Posted on 31 May 2008 with categories: Amatsuki


This post is going to be short, as I have a slight headache right now. I swear to god, Amatsuki isn’t the right series to watch with a headache. This episode in particular introduced a character who could give Holon from Real Drive a run for her money in terms of elaborate monologues.

This episode continues to build up the Fox-demon arc. Toki and Kuchiha get more information about the state of things from the above-mentioned guy (it seems that Bonten is after the princess’s life). The thing that stood out obviously was Amatsuki’s trademark style of storytelling: first it’s all bright and light-hearted, until the fox demon suddenly brutally kills Heihachi while Tsuyukusa just watches her do it and doesn’t even try to help the guy.

Posted on with categories: Monthly Summaries

I noticed that this season, there are a lot of really good 13-episode series. Much more than usual. This trend seems to become more and more popular. In some cases, it’s unfortunate, because some series would be able to show their potential even more with 26 episodes.

#23 (16) – Allison to Lillia – (6,9/10) – Ugh, what a disappointment. In this month, the continuous amount of hard-to-take-seriously plot twists has destroyed my suspense of disbelief. A few errors in storytelling are okay, but in my opinion, Allison to Lillia is way too lazy in this.
#22 (12) – Persona – Trinity Soul – (7,6/10) – Persona is overplaying the traumatic parents way too much. Heck, did any of these teenagers grow up in a normal way? It’s a shame, but this series still feels like it’s missing something, and I doubt that the finale will be good enough to make up for this…
#21 (25) – Code Geass – Lelouch of the Rebelion – (7,7/10) – I’m finding it hard to force myself to not take this show seriously (why did nobody in the Britannian army for example get the idea of intercepting Lelouch’s phone-calls? How the heck did Lelouch collect 2 million zero-suits?), but Gode Geass is still good enough mindless entertainment.
#20 (11) – Blassreiter – (7,8/10) – Blassreiter: stay away from emo! The action scenes are still amazing, but the amount of emo-scenes has been getting out of hand now. Emo-distorted faces do NOT make a good anime.
#19 (15) – Wagaya no Oinarisama – (7,9/10) – The dialogue is surprisingly hard to understand, so I switched to the subs for this series. The episode about the main character’s love interest was really pointless, but apart from that Wagaya no Oinarisama has been enjoyable.
#18 (21) – Toshokan Sensou – (8,1/10) – I can’t help but thinking that Toshokan Sensou could have been better if it focused more on its plot, though it still can make up for this if the first half was just a simple build-up and it finishes with a strong finale.
#17 (13) – Macross Frontier – (8,1/10) – Macross has mostly been strange fluff this month, though the one action-episode that was included was pretty entertaining.
#16 (18) – Vampire Knight – (8,2/10) – Now I know what this series reminds me off: this is basically just the shoujo-version of Mushiuta. They also share the same strengths and weaknesses: both are solid and have a continuous melancholic atmosphere, and both hardly have any moment where characters are not angsting: so far, Vampire Knight has been all about angst angst angst angst, and nothing else. Angst can be great, but it shouldn’t take up the central focus in an anime!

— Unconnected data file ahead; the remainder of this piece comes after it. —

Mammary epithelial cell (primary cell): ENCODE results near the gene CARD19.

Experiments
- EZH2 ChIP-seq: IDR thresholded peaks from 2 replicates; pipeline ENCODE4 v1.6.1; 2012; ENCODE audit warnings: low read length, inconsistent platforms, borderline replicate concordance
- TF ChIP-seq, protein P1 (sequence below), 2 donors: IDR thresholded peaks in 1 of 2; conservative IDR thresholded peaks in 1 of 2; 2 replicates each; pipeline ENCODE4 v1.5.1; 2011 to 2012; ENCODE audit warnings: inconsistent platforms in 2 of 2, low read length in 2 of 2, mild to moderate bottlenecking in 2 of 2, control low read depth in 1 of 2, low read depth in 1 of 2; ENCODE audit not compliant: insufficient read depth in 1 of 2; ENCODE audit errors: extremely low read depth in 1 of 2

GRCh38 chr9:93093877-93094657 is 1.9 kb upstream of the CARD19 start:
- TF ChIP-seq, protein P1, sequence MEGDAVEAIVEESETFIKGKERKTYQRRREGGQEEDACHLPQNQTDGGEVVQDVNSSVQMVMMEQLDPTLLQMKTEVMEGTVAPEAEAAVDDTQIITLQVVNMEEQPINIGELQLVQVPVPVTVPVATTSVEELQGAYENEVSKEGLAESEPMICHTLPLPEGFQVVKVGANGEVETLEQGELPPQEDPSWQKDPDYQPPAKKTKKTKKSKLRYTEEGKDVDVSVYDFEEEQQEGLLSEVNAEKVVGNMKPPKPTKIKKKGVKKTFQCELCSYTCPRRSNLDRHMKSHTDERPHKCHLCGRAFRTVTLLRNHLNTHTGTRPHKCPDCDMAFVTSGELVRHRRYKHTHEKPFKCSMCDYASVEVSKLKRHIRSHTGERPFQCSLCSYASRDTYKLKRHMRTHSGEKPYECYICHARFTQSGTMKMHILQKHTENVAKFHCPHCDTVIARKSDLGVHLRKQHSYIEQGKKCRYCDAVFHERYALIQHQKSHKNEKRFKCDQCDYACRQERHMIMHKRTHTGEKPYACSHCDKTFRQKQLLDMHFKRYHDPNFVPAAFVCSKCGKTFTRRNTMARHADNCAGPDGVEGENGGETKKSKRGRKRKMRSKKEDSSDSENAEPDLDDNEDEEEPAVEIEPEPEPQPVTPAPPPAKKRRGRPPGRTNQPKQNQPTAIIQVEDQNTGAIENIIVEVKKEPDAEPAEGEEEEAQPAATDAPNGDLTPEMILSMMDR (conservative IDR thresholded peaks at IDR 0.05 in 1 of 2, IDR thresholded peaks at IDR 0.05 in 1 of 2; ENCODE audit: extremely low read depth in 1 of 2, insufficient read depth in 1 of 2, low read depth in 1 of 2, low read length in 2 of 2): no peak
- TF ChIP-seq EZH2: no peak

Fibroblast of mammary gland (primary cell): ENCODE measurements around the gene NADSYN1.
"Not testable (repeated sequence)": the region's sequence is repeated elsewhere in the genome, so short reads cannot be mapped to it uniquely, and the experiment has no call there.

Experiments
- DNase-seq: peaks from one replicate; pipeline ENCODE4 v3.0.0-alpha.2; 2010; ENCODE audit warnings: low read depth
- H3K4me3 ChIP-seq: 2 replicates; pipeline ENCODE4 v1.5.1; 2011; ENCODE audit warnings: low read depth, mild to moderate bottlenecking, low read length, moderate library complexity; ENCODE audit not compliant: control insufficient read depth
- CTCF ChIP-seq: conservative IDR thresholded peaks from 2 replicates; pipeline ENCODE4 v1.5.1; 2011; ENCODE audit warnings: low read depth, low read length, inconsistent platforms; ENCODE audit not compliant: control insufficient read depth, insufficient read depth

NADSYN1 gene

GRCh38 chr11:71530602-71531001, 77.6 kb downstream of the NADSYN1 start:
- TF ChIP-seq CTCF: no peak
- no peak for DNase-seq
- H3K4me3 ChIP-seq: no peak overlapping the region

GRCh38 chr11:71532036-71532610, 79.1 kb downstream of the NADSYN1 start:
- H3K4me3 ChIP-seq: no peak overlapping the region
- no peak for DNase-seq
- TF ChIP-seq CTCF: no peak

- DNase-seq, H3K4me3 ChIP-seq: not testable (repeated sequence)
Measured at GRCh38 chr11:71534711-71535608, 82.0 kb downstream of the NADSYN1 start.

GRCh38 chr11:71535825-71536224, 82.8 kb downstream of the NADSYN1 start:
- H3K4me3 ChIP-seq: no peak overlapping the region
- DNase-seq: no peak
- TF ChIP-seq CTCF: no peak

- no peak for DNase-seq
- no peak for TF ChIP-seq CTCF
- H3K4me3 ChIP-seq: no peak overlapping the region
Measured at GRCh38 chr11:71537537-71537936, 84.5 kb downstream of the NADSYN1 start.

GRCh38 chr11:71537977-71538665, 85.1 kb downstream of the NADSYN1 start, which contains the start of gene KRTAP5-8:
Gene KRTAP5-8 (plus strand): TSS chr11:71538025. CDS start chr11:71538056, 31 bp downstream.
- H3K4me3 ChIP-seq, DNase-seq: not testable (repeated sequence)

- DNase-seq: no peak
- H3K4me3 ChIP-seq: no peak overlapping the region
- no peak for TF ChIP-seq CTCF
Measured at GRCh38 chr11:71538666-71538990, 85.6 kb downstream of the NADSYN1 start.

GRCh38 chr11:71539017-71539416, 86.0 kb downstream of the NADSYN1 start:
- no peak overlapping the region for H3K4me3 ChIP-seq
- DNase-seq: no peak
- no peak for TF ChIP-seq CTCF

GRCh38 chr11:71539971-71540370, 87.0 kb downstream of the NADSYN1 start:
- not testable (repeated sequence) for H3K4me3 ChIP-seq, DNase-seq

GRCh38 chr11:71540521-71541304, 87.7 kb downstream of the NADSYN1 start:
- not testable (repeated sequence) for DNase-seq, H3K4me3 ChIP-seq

#15 (23) – Chi’s Sweet Home – (8,2/10) – It’s getting a bit predictable here and there, but overall this turned into such a charming series. Much better than I originally expected.
#14 (17) – Soul Eater – (8,3/10) – It’s not deep, it’s not anything special, but it is fun, charming and it manages to keep my interest. Let’s hope things stay that way.
#13 (24) – Junjo Romantica – (8,4/10) – Well what do you know? Junjo Romantica is actually pretty good: it’s got a great sense of humour and it knows how to develop a romantic relationship. Seriously, I’m a bit baffled to say this, but a lot of straight romance shows can learn something from this series. :S
#12 (22) – Druaga no Tou – (8,4/10) – This turned out to be a surprise: it knows exactly how much it should take itself seriously. It’s not pure silliness, which would leave no room for a storyline, and it’s also not pure seriousness, as that would be rather hard to take seriously, considering the male lead and all. Thumbs up for Gonzo.
#11 (10) – Nijuu Mensou no Musume – (8,6/10) – Well, I think that episode six says it all. The beginning of this series was a bit buggy, though Nijuu Mensou no Musume has been getting better and better

#10 (9) – Itazura na Kiss – (8,8/10)

Excellent shoujo romance. I especially loved the end of episode 7.

#9 (8) – Kurenai – (8,8/10)

This was probably the quietest month for Kurenai, but it’s turned out to be a lot of fun. The characters are deep, and episode 6 was downright hilarious.

#8 (6) – RD Sennou Chousashitsu – (8,9/10)

Okay, so what if RD has turned out to be the opposite of what I expected. It’s fun, intriguing, varied, and clearly building up to something and I’m dying to know what that is.

#7 (7) – Crystal Blaze – (9/10)

Solid plot, both the main characters and villains are fleshed out well enough, great storytelling that doesn’t waste a single scene, great use of music, sympathetic characters. What more could you wish for? Great example of a great low-budget series.